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Futh, is that of Bud'h, in the precise shape which that superstition has assumed throughout Thibet, Siam, CochinChina, Ava, Tartary, and Japan. The extensive dissemination of Budhism in countries foreign to India, its original birthplace, must necessarily be ascribed in a great measure to the rancorous persecution it experienced from the Brahmins, whose hatred towards this heresy gave rise, as soon as they became the predominant sect, to the most cruel treatment of the reformers, for such the Budhists appear at first to have been. About one thousand years before the Christian era an extraordinary man appeared in India, who laboured with unceasing assiduity, and not without success, to reform the popular superstitions, and destroy the influence of the Brahmins. This was Budha, whom the Brahmins themselves regard as an avatar of Vishnu. The efforts of Budha were exerted to bring back the religion of his country to its original purity. He was of royal descent, but chose an ascetic life, and embraced the most abstruse system of philosophy prevalent in India. Many princes, among others the celebrated Vikramâditya, who reigned in the century that preceded the commencement of our era, adopted the faith of Budha, and, as far as their influence extended, obliterated the influence of the Brahmins and the system of castes. It is certain, however, that the learned adherents of the Brahminical religion did not remain silent spectators of what they deemed (or at least called) the triumph of atheism. They contended with their equally learned opponents, and this dispute, as is manifest by the tendency of many of the works still read by the Hindoos, called forth all the talents of both sides; but here, as in innumerable other instances, the arm of power prevailed, and, as long as the reigning monarchs were Budhists, the Brahmins were obliged to confine themselves to verbal contentions. At length, about the beginning of the sixth century of our era, an exterminating persecution of the Budhists began, which was instigated chiefly by Cumavila Bhatta, a fierce antagonist of their doctrine, and a reputed writer on Brahminical theology. This persecution terminated in almost entirely expelling the followers of the Budhist religion from Hindoostan; but it has doubtless contributed to its propagation in those neighbouring countries into which it had previously been introduced through the intercourse of commerce and travel.*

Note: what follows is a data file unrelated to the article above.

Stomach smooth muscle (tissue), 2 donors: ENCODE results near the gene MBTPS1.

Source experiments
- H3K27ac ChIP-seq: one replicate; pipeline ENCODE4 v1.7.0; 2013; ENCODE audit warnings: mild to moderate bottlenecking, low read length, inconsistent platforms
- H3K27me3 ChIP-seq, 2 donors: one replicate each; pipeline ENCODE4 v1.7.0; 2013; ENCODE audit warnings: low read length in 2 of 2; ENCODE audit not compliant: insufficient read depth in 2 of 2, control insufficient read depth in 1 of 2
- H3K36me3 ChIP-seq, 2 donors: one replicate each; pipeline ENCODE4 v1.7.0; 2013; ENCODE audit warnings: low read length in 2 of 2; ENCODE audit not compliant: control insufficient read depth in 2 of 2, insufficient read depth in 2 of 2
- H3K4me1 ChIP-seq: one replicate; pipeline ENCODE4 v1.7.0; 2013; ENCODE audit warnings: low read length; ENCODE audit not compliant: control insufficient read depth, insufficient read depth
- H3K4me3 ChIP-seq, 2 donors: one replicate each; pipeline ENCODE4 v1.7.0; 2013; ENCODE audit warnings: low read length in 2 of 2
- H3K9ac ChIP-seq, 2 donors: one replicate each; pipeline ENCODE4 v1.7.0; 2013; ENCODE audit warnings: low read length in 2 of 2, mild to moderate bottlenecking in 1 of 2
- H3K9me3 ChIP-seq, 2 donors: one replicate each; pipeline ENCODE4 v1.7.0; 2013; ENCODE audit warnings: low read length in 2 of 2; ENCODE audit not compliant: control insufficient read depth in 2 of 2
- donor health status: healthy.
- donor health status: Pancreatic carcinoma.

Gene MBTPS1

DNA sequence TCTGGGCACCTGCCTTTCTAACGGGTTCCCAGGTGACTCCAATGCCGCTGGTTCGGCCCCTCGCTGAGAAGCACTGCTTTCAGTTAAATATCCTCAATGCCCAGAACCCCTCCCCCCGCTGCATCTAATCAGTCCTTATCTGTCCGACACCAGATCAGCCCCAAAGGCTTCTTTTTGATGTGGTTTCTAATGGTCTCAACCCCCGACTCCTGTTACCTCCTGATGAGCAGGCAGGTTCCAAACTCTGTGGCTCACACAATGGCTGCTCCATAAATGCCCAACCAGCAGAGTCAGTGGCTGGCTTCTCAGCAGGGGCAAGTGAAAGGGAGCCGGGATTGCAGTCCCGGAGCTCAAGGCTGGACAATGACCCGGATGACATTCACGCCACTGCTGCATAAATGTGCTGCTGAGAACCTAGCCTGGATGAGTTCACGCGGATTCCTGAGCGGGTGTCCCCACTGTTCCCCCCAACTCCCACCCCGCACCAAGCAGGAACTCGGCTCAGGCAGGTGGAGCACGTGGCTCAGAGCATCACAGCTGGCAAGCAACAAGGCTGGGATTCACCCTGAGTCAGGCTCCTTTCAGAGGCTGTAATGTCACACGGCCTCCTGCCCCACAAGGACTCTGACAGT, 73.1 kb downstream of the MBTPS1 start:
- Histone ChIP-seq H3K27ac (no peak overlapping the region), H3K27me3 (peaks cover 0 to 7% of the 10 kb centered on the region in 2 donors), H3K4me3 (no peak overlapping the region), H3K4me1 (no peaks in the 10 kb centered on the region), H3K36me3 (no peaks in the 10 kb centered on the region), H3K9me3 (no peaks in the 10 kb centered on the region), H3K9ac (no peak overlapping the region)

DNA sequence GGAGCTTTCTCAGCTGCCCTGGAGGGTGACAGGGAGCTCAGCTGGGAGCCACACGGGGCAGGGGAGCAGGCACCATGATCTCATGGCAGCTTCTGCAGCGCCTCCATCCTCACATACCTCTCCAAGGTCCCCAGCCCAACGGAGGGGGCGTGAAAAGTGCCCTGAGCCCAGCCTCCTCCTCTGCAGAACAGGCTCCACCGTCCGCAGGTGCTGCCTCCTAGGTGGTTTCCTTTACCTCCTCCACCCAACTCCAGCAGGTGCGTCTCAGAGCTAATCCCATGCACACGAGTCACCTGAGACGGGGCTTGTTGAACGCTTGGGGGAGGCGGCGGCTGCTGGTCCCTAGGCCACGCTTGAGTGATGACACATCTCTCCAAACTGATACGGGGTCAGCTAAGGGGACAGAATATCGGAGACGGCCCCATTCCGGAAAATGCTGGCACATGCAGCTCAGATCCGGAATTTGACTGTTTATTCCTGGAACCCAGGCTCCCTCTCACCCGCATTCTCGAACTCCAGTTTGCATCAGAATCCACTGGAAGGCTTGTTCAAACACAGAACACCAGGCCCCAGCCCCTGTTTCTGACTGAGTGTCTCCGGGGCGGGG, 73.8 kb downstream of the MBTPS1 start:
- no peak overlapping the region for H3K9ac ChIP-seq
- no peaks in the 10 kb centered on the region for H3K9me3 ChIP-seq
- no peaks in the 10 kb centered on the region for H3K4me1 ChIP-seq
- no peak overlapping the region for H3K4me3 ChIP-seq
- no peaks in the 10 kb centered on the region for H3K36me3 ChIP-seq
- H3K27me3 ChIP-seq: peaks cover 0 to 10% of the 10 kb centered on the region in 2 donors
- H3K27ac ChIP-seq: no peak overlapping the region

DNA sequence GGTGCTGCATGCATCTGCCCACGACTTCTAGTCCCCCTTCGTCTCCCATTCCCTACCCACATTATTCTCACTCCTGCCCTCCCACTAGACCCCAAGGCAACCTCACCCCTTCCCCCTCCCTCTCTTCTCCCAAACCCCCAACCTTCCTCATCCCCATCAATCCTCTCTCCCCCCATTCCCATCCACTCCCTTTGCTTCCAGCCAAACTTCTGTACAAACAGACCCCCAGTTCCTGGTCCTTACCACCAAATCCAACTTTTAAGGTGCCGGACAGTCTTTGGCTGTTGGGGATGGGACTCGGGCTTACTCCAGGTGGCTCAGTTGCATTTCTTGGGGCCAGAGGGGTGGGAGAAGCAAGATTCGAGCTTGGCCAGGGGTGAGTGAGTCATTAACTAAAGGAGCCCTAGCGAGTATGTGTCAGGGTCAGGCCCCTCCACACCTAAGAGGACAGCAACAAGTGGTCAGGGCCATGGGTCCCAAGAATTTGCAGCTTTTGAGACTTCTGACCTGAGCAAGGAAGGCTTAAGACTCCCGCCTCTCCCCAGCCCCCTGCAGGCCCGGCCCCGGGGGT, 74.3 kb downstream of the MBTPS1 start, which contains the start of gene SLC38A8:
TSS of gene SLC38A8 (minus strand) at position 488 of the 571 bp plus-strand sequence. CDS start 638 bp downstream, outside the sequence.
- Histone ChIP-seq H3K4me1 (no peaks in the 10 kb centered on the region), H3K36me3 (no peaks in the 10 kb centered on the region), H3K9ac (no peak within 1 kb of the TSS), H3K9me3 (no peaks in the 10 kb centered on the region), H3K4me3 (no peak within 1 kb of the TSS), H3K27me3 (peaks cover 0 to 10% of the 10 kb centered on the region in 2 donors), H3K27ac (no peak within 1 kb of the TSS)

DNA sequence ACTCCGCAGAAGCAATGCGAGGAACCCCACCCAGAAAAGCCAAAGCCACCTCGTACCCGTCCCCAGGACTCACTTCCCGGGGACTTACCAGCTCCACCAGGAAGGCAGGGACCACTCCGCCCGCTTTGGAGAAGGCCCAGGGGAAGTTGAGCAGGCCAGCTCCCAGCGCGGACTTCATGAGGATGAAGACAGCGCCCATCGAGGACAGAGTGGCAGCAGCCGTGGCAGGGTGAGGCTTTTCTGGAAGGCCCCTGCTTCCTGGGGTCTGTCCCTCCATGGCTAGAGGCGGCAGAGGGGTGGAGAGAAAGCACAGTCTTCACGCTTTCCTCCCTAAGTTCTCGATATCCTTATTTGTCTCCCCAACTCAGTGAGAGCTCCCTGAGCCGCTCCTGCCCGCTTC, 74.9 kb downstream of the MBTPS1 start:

The above is the Indian history of Budhism. According to the Chinese, it was introduced into their empire about sixty-five years after the commencement of our era, during the reign of Ming-ty, of the Hân dynasty. That monarch, considering a certain saying of Confucius to be prophetic of some saint to be discovered in the west, sent emissaries to seek him out. On reaching India, they discovered the sect of Budhists, and brought back some of them with their idols and books to China. The tradition is, that Budha was both king and priest in a country of the west, with a queen whom he made a divinity: that he was obliged to abdicate his power and seek a secluded retreat for twelve years, after which he taught the dogma of the metempsychosis, or transmigration of souls, making that the vehicle of a system of rewards and punishments hereafter. He is said ultimately to have regained his power, and to have departed this life at an advanced age, being transformed at once into the god Fò, or Budha. It is a common saying of his disciples, that “ Fo is one person, but has three forms,” which are represented by three distinct gilded images, called the “ Three precious or pure Budhas.” The mother of the god is said to have dreamed that she had swallowed an elephant, whence the venera

* The Hindoos, vol. i. p. 175.

tion for elephants in Siam and Pegu. Budha's character as a reformer is indicated by the Chinese legend, that he aimed at instructing men “to amend their conduct and practise virtue.”

The five principal precepts, or rather interdicts, of Budhism must be understood as being addressed to the priests alone, or to those who devote themselves to the

god. They are the following:-1. Do not kill living creatures. 2. Do not steal. 3. Do not marry. 4. Speak not falsely. 5. Drink no wine. The Shamans, Hoshấngs, or priests, are associated together in monasteries attached to the temples of Fo. They are in China precisely a society of mendicants, and go about like the monks of that description in the Romish church, asking alms for the support of their establishments. How